The mayhem outside the Stade de France stadium ahead of the showpiece event, which saw thousands of Liverpool supporters with tickets struggle to enter and police respond with tear gas, raised questions over the capacity of Paris to host the Olympic Games in 2024.
French Interior Minister Gerald Darmanin, who has faced accusations of lying after he blamed the chaos on massive ticket scams, admitted that the organisation could “clearly” have been better.
British Foreign Secretary Liz Truss held a telephone call with her French counterpart Catherine Colonna and said an investigation had been launched.
“I raised concerns at appalling treatment of @liverpoolfc fans in Paris last weekend. I have been assured investigation now launched,” she wrote on Twitter on Wednesday evening.
French government spokeswoman Olivia Gregoire said that the matter had been briefly discussed at Wednesday’s regular cabinet meeting chaired by President Emmanuel Macron, who has yet to comment publicly.
“What the president wants… is that light is shone on what really happened, in full transparency, and very quickly,” she told reporters, while emphasising Darmanin had Macron’s “full confidence”.
She said Macron also expected action from the government to ensure that this “never happens again”.
“Simply put, could we have done things better, could it have been better managed? Yes,” she acknowledged. “Were there wounded, a tragedy? No. Can we improve things for future sporting events? Certainly.”
She confirmed that 2,700 supporters had been unable to watch the match due to the chaos.
“The president of the republic and all his government are sad and sorry for these people who lost out.”
Despite the public professions of support, French media reports said that Macron was privately furious with Darmanin, 39, a high-flying right-winger.
The Canard Enchaine satirical weekly said that Macron had told Darmanin that what happened was a “heavy blow for France”.
“We can say that he was furious,” BFM TV cited a source close to Macron as saying.
“The minister of the interior was expressly asked to step up and stop insisting that we were not to blame,” the source added.
Darmanin and Sports Minister Amelie Oudea-Castera appeared later Wednesday before a Senate committee hearing facing questions about security at the game, which tarnished France’s image ahead of its hosting of the rugby World Cup next year and the Olympics in 2024.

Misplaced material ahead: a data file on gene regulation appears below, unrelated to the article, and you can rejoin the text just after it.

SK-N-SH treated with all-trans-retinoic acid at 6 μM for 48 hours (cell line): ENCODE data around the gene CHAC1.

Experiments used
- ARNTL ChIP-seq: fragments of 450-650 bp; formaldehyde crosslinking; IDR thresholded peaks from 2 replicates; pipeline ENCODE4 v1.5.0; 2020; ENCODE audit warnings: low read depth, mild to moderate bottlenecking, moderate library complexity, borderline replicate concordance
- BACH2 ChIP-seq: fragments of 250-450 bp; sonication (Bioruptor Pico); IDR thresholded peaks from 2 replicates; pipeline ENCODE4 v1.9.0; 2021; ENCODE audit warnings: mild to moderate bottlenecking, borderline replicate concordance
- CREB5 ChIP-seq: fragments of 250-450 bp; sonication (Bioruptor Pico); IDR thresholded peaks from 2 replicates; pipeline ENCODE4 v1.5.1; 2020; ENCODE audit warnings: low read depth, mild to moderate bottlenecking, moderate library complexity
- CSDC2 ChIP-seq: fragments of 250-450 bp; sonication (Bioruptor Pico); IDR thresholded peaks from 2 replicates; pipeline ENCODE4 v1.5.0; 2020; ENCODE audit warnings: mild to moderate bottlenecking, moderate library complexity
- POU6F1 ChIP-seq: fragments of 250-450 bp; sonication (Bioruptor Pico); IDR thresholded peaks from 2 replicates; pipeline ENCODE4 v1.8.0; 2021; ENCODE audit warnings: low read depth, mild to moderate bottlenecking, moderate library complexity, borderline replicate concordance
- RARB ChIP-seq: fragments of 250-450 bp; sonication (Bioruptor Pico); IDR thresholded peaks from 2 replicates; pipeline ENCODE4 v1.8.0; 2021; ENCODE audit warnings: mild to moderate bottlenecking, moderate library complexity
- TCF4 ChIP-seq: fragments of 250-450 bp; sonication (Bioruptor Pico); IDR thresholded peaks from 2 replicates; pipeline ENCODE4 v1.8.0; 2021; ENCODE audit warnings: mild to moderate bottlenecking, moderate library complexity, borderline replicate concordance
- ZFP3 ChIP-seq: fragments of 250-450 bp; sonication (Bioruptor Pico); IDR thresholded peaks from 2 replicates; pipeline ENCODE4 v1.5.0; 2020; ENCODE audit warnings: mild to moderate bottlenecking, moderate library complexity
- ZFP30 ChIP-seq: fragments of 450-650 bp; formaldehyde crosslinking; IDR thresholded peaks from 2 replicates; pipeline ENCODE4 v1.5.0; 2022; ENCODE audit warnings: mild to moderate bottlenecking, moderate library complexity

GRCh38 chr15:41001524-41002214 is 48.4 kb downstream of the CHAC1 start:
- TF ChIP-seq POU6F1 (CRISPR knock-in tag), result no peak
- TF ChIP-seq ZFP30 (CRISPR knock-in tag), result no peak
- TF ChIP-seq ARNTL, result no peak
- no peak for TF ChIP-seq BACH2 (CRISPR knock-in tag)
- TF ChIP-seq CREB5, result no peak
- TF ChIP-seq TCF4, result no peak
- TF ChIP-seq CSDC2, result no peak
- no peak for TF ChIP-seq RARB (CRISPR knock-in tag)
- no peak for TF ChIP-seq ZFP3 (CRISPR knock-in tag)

Appearing to adopt a slightly more conciliatory tone, Darmanin admitted there had been shortcomings and apologised to the Liverpool fans, especially for the use of tear gas against children.
“Clearly things could have been organised better. It is evident that this celebration of sport was ruined and we very much regret the troubles which were sometimes unacceptable,” he said.
“For the football fans the negative image of this match wounded our national pride. Did we avoid the worst? Yes. Could we have prepared better? Without doubt,” he said.
Darmanin said 110,000 people were “in and around” the stadium — exceeding its capacity by 35,000 — and that as many as 70 percent of tickets were found to be fraudulent by staff at the first security checkpoints.
Brandishing a real ticket and fake ticket to make his point, Darmanin said that some entry tickets had been forged by tricksters hundreds of times over.
He expressed regret over the “disproportionate” use of tear gas, saying “sanctions will be taken” against the officers in charge.
French far-right leader Marine Le Pen suggested Darmanin should resign after he defended the French police and blamed ticket counterfeiting for the chaos.
“The facts are extremely serious and the lie by the minister is extremely serious,” Le Pen told France 2 television.
“In any other democracy, faced with such a fiasco, with chaos that occurred in front of 400 million people watching on television, which offered a dreadful image of France, then he should consider himself that he should resign,” she added.
The left-wing Liberation newspaper depicted Darmanin on its front page on Wednesday with his nose stretched out like Pinocchio.
The newspaper’s editorial, headlined “Lie”, said the final “risks remaining in the annals of the republic long even after it has been forgotten by football fans”.
The scenes have caused renewed tensions between France and Britain, whose ties are already strained, and have become a domestic political headache for the government less than two weeks before parliamentary elections.